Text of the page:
Daily Archives: February 19, 2019

Recommended Reading: Adrian Martin’s MISE EN SCÈNE AND FILM STYLE: FROM CLASSICAL HOLLYWOOD TO NEW MEDIA ART

This book can now be purchased as a paperback for just under $28.00 (or less) on Amazon. — J.R.

MisenScene&FilmStyle

It’s a genuine pity that this remarkable new book — a kind of summation and extension of Adrian Martin’s work in film analysis and the history of film criticism in Australia, France, Spain, the U.K., and the U.S. over the past two decades — is commercially available only at the whopping price of $80.75 on Amazon — or $76, if you’re willing to settle for a Kindle edition. As a longtime friend, colleague, and collaborator of Martin’s, I was fortunate enough to receive a free inscribed copy, but most of the rest of you will have to either shell out a fortune or wait for a softcover edition. All I can do now, really, having received this book only yesterday, is signal just a few of its many riches. Girish Shambu, Adrian’s irreplaceable coeditor at LOLA, has already posted a helpful summary of the book’s “four [interests] that animate the work” on his web site, so the most I can hope to do here is cite just a few treasured and brilliant passages that already have either sent me back to the films and texts being discussed or extended my current (re)reading and (re)viewing lists:

teaandsympathyG.… Read more »

*CORPUS CALLOSUM

A short review commissioned by Film Comment (July-August 2002), which left out the asterisk in the title.  – J.R.

*Corpus Callosum

 

I recently read in a film festival report that Michael Snow’s new 92-minute feature was a bit longer than it needed to be. This conjured up visions of a test-marketing preview — cards handed out at Anthology Film Archives with questions like, “Would an ideal length for this be 82 minutes? An hour? Three minutes? 920 minutes?” For even though this may be the best Snow film since the La Région Centrale in 1971 — a commemorative (and quite accessible) magnum opus with many echoes and aspects of his previous works   — it enters a moviegoing climate distinctly different from the kind that greeted his earlier masterpieces. In 1969, the late, great Raymond Durgnat could find the same “mixture of despair and acquiescence” in both Frank Tashlin and Andy Warhol; today, on the other hand, avant-garde art is expected to perform like light entertainment.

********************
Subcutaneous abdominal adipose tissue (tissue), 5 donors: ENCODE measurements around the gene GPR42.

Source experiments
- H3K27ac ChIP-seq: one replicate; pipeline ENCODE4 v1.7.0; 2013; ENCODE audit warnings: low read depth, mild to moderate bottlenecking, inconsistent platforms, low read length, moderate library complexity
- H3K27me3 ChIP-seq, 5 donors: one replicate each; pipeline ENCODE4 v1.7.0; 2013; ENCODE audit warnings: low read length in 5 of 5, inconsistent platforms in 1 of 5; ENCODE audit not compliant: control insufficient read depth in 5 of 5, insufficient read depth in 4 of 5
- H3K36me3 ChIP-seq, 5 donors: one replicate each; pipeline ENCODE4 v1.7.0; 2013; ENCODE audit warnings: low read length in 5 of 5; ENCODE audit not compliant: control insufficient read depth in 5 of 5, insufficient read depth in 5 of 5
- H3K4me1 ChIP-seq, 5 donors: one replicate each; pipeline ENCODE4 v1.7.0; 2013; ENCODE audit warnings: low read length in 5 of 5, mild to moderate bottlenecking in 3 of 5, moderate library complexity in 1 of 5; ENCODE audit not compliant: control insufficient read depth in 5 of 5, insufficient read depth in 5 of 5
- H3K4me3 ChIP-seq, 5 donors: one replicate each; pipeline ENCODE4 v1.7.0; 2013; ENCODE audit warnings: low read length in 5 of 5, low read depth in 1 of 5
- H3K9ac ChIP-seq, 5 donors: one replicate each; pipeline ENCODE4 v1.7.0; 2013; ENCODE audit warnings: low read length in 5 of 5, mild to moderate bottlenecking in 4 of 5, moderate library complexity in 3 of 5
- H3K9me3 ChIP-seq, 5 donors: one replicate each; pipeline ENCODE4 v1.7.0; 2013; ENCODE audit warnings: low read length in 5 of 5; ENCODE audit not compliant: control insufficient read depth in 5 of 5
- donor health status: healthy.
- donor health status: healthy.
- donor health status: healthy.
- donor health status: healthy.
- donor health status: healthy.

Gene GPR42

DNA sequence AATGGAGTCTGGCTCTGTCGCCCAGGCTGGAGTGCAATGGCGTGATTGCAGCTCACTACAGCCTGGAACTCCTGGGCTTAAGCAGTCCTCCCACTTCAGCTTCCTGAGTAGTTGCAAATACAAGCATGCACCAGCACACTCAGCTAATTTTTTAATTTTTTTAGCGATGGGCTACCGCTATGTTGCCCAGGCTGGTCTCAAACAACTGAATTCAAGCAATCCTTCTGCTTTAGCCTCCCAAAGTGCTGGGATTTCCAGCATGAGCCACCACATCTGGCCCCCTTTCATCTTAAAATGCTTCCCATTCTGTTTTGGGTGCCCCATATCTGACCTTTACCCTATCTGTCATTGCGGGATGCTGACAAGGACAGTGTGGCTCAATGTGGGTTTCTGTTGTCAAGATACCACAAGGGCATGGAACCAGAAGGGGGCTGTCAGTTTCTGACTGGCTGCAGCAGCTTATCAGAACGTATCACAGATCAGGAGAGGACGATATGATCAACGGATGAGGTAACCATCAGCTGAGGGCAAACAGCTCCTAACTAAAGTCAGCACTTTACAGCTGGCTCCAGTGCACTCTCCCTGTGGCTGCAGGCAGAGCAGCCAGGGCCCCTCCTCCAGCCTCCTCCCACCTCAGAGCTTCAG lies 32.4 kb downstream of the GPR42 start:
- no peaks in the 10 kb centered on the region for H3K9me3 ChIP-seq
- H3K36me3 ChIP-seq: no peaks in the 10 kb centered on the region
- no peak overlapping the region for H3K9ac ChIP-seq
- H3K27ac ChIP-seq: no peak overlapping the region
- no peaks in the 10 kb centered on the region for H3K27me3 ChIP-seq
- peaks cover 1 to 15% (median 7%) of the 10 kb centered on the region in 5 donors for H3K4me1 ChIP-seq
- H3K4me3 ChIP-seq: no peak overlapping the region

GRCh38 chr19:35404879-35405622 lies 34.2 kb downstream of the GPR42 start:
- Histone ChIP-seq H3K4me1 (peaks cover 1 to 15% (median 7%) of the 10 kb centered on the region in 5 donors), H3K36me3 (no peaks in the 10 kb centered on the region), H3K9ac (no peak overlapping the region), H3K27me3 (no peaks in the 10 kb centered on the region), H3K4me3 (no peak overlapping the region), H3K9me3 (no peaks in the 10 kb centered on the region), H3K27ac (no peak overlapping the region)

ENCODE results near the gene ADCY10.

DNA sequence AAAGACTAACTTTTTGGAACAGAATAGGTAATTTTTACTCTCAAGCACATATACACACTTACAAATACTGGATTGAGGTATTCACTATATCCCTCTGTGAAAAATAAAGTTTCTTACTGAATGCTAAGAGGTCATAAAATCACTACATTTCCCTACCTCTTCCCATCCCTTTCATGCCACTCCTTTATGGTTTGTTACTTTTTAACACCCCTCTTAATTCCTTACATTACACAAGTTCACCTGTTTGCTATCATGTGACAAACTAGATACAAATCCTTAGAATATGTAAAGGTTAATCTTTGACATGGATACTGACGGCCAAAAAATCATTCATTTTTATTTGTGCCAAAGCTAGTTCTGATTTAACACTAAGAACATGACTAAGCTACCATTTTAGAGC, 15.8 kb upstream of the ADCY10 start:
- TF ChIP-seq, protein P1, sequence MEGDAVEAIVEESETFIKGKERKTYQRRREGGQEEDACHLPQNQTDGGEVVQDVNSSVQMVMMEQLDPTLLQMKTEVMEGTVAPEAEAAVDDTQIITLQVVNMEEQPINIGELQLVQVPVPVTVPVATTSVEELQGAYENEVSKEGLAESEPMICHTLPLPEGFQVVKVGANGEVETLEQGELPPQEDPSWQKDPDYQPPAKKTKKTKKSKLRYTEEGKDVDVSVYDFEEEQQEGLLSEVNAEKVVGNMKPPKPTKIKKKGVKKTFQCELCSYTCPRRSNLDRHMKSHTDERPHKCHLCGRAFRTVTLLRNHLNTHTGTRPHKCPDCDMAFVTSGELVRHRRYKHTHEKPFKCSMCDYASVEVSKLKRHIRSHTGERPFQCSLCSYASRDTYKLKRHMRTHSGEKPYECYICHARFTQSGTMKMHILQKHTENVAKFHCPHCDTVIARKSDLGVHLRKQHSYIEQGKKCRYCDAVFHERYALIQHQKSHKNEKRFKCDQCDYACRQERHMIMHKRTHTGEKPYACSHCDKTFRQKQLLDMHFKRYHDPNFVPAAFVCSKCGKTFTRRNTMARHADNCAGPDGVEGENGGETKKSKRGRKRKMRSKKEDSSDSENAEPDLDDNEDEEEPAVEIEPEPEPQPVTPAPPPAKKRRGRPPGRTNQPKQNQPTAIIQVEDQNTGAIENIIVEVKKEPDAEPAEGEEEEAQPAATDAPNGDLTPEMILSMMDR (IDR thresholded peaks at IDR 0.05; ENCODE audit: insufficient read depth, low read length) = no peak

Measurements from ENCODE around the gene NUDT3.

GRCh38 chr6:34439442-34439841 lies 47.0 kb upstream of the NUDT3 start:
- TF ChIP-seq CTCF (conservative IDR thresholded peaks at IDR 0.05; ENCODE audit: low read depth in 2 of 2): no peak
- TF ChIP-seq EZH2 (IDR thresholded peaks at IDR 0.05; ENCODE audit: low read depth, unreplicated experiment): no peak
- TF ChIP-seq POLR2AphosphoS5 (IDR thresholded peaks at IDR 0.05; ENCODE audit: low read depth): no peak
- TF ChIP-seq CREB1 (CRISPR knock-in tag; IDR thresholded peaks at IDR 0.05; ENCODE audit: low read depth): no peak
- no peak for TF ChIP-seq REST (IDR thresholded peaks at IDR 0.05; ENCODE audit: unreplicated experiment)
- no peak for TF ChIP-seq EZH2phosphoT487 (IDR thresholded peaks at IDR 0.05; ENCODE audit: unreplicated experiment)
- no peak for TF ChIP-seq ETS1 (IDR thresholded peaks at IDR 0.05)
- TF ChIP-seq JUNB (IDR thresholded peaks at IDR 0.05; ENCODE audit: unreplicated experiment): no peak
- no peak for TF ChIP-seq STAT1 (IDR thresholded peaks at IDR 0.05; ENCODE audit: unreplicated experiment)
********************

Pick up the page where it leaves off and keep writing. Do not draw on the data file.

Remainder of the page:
Up to a point, Snow seems ready to oblige with his irrepressible jokiness —- a taste for rebus-style metaphors (often banal) and adolescent pranks (a giant penis hovering over a blonde’s backside) that makes this the least neurotic experimental film about technology imaginable — the precise opposite of Leslie Thornton’s feature-length cycle Peggy and Fred in Hell.… Read more »